Hi,

the situation is the following: I have a projective scheme $\tilde{P}\rightarrow S=Spec(A)$ with $A$ excellent and $I$-adically complete for some ideal of $A$. A group $Y$ acting on $\tilde{P}$ freely in Zariski topology and $P$ is the quotient by $Y$ and it is proper over $S$. Moreover I know that the fiber $\tilde{P}_0$ of $\tilde{P}$ over $S_0=Spec(A/I)$ is connected. I have to prove that $P$ is irreducible. I read that up to replace $\tilde{P}$ with is normalization it can be assumed that $P$ is normal (this is the first thing I do not understand). Assuming this I read that it is enough to show that $P$ is connected. But why?does normal+connected implies irreducible? I have in mind this example: if we take k-planes, $k>2$, in a $\mathbb{P}^n$, for big n, intersecting only in the origin, this is normal (regular in codimension 1 implies normal right?) and connected but not irreducible. Last problem: I read that since $P$ proper over $S$ and $P_0$ connected then $P$ is connected too.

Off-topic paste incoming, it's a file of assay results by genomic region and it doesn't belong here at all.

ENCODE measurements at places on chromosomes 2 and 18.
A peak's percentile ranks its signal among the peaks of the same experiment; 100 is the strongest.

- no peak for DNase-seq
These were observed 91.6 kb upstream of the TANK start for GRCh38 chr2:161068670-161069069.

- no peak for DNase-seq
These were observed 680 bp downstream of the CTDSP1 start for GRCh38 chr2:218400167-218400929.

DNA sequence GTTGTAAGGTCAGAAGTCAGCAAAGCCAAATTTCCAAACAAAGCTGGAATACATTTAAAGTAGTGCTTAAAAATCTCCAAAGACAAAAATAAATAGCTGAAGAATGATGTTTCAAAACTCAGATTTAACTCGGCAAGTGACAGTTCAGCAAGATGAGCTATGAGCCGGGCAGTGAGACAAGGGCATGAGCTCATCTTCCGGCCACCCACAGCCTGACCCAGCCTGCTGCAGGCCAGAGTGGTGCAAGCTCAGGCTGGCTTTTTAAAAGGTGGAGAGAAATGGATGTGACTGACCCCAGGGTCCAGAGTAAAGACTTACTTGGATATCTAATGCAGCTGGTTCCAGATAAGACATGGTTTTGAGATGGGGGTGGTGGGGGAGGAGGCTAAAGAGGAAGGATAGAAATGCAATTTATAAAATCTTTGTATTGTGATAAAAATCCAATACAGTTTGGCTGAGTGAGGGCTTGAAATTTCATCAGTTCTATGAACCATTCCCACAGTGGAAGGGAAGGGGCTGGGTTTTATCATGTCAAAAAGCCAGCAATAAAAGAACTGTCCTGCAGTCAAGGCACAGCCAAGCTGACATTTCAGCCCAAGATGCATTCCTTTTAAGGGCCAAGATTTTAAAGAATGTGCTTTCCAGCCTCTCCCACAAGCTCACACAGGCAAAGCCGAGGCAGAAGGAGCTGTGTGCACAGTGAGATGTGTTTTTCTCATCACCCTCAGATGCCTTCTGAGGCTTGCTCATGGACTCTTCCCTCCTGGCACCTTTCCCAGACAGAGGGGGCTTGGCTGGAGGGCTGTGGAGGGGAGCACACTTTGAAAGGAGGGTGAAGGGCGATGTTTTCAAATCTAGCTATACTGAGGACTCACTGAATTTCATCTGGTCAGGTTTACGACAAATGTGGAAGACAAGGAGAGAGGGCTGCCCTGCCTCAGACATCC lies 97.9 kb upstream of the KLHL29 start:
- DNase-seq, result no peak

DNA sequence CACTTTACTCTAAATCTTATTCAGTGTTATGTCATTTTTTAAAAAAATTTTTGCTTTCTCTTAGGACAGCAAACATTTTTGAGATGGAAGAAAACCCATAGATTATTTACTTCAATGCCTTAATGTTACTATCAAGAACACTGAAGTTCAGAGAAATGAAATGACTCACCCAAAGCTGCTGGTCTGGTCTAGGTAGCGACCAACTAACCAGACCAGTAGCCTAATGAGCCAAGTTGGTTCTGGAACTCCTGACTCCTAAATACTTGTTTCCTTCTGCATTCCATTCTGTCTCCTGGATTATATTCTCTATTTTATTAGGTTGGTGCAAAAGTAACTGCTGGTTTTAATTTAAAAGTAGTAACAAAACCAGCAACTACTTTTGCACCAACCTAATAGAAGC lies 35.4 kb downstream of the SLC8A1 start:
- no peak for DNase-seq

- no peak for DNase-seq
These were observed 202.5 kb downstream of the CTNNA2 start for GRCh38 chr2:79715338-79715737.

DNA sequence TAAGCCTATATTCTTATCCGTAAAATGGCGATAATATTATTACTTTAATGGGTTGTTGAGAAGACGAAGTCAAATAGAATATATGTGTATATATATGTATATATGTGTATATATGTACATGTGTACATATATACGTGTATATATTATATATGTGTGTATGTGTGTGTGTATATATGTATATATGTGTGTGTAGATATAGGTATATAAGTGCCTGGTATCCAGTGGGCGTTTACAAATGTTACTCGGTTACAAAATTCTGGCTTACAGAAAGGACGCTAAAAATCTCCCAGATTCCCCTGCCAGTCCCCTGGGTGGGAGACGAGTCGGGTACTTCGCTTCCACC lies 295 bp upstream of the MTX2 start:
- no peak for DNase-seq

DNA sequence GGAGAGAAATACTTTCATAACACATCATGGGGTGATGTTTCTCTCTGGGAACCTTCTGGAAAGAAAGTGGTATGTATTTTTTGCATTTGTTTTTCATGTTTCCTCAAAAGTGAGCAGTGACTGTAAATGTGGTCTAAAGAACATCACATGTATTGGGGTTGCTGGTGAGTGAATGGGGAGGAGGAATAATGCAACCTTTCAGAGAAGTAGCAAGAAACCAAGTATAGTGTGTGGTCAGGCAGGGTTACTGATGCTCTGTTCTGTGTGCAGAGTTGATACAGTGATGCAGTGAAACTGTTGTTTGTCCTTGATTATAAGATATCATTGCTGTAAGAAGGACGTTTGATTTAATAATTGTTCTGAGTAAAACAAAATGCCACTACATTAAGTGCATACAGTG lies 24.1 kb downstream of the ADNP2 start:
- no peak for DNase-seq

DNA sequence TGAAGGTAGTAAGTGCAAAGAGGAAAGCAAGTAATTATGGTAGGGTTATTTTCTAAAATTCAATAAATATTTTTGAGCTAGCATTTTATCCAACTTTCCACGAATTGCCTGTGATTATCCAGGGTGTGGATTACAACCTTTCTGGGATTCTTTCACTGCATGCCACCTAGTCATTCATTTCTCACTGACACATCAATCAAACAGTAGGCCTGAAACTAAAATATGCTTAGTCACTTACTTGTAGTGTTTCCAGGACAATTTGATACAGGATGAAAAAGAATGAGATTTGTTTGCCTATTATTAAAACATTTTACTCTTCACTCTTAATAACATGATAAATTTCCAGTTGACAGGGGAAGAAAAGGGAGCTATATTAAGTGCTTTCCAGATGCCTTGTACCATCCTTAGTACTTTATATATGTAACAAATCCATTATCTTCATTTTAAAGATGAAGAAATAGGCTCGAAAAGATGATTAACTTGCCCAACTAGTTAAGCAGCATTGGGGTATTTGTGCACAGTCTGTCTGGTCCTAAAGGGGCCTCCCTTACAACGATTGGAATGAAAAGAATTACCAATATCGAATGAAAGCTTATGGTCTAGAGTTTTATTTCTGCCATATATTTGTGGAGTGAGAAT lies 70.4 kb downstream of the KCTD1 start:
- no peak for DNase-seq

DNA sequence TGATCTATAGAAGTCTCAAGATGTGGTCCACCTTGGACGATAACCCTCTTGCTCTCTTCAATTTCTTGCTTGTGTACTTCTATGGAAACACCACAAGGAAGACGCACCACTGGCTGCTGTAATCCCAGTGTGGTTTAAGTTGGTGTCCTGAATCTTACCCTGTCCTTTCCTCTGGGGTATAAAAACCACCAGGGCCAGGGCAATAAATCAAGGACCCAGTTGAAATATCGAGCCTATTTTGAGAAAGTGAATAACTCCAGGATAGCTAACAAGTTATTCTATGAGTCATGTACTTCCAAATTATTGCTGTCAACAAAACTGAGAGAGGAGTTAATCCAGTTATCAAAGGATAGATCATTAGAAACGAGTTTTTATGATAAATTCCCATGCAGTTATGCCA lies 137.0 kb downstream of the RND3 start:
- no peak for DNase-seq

nottrue: for instance, two planes in $\mathbb{P}^4$ intersecting in a single point are not a normal variety. This follows by taking normalization (two disconnected plains) and then using Zariski's Main Theorem. $\endgroup$ – Francesco Polizzi Mar 21 '11 at 17:07`Moreover I know that the fiber $\tilde P_0$ of $\tilde{P}$ over $S_0 = \text{Spec}(A/I)$ is connected. I have to prove that *this* is irreducible.'' When you say`

I have to prove thatthisis irreducible'', do you mean you need to show that $\tilde P_0$ is irreducible or that $\tilde P$ is irreducible? $\endgroup$ – Karl Schwede Mar 21 '11 at 18:57